Jon Cadoux stumbled into organics. He'd started home brewing with a couple friends, and it didn't take long to realize that hops and barley grown without chemical pesticides and fertilizers tasted better. The business he founded—Peak Organic Brewing Co. in Portland, Maine—is all about enjoying great beer after " peak" adventures in the outdoors or quality time spent with friends and family. He believes knowing that tasty beer is also good for the planet makes it that much more enjoyable.
Building relationships with small farmers has been one of the most rewarding aspects of the business for Cadoux. " We hear from a lot of farmers who say, ‘Thank you for allowing me to farm the way I believe in, for making it possible to do this without dousing my entire family in chemicals.' Being a part of that has been a real pleasure."
But, of course, the biggest pleasure is putting out a pale ale, nut-brown ale, amber ale and maple-oat ale he loves.
What are the biggest challenges facing the naturals industry? I think it's just understanding the real value of the industry. We get pigeonholed a little bit on the whole environmental-social component, which is a very important part, but the most important reason consumers should buy natural and organic products is for a great, fresh wonderful taste. The fact that there is an environmental and social benefit is just sort of icing on the cake.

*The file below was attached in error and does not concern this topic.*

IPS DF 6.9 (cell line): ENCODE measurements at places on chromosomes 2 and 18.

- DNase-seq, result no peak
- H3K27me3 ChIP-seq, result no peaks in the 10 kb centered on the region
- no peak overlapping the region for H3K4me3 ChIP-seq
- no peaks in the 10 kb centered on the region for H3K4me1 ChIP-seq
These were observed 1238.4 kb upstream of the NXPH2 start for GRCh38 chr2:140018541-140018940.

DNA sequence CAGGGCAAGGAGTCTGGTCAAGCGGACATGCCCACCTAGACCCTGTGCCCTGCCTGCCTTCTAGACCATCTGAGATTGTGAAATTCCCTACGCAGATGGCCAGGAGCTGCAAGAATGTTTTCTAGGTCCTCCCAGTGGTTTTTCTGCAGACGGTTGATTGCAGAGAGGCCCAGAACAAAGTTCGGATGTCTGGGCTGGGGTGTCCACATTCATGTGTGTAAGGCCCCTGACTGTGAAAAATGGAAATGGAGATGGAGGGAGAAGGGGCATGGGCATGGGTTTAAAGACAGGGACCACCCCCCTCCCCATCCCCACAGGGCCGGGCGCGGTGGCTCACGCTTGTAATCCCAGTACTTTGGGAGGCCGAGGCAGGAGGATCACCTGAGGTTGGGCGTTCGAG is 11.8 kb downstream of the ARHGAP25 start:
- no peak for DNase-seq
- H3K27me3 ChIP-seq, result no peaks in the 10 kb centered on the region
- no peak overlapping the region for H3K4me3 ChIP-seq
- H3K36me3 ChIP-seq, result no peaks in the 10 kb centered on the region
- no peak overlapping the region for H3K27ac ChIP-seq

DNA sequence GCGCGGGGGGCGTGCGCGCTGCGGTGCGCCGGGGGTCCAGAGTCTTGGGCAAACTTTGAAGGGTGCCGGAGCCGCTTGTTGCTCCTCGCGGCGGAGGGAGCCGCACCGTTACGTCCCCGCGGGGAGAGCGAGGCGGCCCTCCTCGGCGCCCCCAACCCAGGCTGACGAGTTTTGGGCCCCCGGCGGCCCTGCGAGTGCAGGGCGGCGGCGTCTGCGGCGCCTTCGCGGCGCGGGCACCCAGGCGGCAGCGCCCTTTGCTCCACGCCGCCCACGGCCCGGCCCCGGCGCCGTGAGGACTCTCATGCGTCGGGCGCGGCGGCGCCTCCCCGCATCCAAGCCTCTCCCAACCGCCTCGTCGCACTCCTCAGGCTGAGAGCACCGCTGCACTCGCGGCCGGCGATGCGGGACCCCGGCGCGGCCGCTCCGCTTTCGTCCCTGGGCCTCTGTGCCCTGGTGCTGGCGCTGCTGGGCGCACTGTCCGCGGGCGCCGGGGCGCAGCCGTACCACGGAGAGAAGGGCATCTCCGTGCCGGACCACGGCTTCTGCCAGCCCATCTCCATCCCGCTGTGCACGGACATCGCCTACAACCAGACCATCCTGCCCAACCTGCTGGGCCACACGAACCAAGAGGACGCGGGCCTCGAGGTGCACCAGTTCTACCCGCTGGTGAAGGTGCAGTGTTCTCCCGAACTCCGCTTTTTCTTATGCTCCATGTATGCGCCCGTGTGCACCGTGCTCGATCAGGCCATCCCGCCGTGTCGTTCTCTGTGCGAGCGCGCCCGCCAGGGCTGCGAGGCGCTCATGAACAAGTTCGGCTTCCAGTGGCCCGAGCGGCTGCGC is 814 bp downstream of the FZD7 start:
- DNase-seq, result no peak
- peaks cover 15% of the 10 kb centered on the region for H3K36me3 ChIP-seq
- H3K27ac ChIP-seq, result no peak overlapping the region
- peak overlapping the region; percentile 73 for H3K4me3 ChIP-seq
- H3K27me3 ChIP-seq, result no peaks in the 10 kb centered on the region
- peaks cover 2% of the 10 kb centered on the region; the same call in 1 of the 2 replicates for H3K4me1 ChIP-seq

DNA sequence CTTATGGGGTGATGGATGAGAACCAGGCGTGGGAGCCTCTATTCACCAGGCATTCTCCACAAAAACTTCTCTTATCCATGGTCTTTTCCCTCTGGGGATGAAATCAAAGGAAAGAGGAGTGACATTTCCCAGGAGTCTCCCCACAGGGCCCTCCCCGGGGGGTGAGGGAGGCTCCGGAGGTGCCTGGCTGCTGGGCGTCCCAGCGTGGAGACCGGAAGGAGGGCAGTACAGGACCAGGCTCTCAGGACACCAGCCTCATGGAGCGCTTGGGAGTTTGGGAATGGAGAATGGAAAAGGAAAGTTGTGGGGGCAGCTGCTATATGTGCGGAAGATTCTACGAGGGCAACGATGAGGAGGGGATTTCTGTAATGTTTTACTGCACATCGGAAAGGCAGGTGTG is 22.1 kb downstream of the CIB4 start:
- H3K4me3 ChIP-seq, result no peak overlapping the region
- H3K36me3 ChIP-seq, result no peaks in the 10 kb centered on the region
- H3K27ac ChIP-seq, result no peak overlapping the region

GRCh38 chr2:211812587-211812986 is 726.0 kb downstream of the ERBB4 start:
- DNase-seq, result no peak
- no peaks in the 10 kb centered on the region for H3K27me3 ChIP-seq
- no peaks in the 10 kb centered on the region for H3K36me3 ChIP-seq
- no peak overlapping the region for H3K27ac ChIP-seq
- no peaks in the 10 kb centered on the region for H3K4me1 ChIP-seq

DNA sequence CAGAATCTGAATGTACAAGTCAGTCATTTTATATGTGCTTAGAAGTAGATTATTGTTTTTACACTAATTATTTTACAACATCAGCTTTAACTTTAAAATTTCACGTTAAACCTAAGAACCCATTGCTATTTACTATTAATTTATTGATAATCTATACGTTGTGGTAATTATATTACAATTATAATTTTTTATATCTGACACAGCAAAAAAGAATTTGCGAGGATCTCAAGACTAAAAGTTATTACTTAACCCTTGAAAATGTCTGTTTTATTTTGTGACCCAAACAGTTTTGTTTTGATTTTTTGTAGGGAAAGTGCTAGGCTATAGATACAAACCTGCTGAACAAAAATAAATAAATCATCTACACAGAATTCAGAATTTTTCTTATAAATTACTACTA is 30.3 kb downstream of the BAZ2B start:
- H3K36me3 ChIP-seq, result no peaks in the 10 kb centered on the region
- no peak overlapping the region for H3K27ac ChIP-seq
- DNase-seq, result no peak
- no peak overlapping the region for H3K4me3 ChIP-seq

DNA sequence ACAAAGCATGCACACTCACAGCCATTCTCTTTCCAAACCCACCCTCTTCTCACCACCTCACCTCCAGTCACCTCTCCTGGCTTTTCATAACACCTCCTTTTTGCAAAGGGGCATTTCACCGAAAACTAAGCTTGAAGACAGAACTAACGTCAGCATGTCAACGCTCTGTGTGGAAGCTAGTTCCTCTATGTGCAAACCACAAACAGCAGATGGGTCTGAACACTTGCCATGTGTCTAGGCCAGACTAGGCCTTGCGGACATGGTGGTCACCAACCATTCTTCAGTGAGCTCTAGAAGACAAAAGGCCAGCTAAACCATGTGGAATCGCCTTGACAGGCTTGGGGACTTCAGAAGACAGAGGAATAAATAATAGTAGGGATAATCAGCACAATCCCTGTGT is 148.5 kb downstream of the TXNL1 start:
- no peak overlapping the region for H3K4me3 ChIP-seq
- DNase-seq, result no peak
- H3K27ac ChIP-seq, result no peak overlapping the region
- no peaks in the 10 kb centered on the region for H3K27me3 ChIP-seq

What would you like to see change in the naturals industry in the next five years? The thing that's so interesting in our little world: We sell not only to natural food and grocery stores but to restaurants. There's an incredible farm-to-table movement happening right now in restaurants. I'd like to see us communicate to consumers that this is a wonderful, gourmet, delicious purchase.
What do you enjoy most about what you do? Brewing the beer, no doubt. At the end of the day, it's all about the beer for me.
What was your inspiration when getting started? We started as home brewers 11 years ago. We were having fun but didn't necessarily want to make a business out of it. Two years into it, I just realized a lot of these organic items taste so much better. As a foodie, I started to gravitate toward organic. Once I reached out to a couple farmers growing organic barley and hops, the stuff they sent was just spectacular. Here we are brewing this beer everyone's telling us is as good, or better, than anything out there—and it's organic. We were just dumb enough to give it a shot.
What are you most proud of? The beer, and the fact that we've always stayed true to the recipes and farmers we started out with. We've never released something we weren't absolutely in love with.
What are you afraid of? Complacency.
If you had one piece of advice for natural products retailers, what would it be? Do yourself a favor, only stock items that are a glowing example of what organic and natural products should be—phenomenal in taste and quality—because you're doing the whole industry a service when you do.
Natural Foods Merchandiser volume XXVIII/number 8/p. 19